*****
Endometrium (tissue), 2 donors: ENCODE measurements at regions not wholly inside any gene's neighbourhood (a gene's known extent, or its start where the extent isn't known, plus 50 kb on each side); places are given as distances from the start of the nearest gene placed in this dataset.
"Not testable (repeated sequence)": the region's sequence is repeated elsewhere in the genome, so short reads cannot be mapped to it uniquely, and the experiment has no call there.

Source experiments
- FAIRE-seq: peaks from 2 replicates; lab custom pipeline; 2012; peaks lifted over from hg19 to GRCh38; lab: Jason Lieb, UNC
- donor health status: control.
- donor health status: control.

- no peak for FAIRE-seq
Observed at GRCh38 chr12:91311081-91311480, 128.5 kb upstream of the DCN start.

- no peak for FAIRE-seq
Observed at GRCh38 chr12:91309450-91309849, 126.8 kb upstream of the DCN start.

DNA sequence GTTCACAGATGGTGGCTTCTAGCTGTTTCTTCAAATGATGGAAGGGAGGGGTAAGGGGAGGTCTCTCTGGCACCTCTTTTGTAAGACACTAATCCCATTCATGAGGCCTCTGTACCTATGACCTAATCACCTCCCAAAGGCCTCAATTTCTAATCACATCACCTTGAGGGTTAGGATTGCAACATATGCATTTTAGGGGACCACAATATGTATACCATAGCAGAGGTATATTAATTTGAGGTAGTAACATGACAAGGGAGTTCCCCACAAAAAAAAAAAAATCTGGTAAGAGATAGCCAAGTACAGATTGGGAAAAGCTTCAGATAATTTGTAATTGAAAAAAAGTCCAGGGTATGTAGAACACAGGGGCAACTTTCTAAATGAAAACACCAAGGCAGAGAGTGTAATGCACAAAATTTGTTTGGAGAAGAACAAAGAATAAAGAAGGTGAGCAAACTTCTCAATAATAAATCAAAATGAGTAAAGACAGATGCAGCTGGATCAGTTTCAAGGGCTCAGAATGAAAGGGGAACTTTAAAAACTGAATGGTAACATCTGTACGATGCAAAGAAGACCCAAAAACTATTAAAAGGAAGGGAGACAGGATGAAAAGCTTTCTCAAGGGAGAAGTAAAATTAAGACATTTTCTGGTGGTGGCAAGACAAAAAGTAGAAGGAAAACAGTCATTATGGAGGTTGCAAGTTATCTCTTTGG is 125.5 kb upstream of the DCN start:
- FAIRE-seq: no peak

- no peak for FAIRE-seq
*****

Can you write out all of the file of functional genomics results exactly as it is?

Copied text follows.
Endometrium (tissue), 2 donors: ENCODE measurements at regions not wholly inside any gene's neighbourhood (a gene's known extent, or its start where the extent isn't known, plus 50 kb on each side); places are given as distances from the start of the nearest gene placed in this dataset.
"Not testable (repeated sequence)": the region's sequence is repeated elsewhere in the genome, so short reads cannot be mapped to it uniquely, and the experiment has no call there.

Source experiments
- FAIRE-seq: peaks from 2 replicates; lab custom pipeline; 2012; peaks lifted over from hg19 to GRCh38; lab: Jason Lieb, UNC
- donor health status: control.
- donor health status: control.

- no peak for FAIRE-seq
Observed at GRCh38 chr12:91311081-91311480, 128.5 kb upstream of the DCN start.

- no peak for FAIRE-seq
Observed at GRCh38 chr12:91309450-91309849, 126.8 kb upstream of the DCN start.

DNA sequence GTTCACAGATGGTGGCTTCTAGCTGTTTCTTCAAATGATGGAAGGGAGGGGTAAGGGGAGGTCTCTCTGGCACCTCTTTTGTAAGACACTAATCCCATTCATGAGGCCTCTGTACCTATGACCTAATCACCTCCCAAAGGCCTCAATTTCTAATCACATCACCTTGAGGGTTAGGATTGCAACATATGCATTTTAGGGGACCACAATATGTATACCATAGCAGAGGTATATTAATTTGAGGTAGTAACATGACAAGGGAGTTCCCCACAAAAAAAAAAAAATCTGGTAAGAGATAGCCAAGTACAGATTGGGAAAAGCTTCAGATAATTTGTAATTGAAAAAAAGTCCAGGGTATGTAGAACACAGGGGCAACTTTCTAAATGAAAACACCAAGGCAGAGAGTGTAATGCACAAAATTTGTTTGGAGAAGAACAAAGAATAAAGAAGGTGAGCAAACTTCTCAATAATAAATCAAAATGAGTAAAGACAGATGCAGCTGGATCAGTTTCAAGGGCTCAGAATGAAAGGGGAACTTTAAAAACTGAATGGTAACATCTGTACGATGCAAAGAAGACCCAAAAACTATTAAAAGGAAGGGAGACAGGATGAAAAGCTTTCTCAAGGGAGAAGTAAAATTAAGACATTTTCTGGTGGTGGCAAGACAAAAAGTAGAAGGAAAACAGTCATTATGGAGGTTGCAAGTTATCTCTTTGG is 125.5 kb upstream of the DCN start:
- FAIRE-seq: no peak

- no peak for FAIRE-seq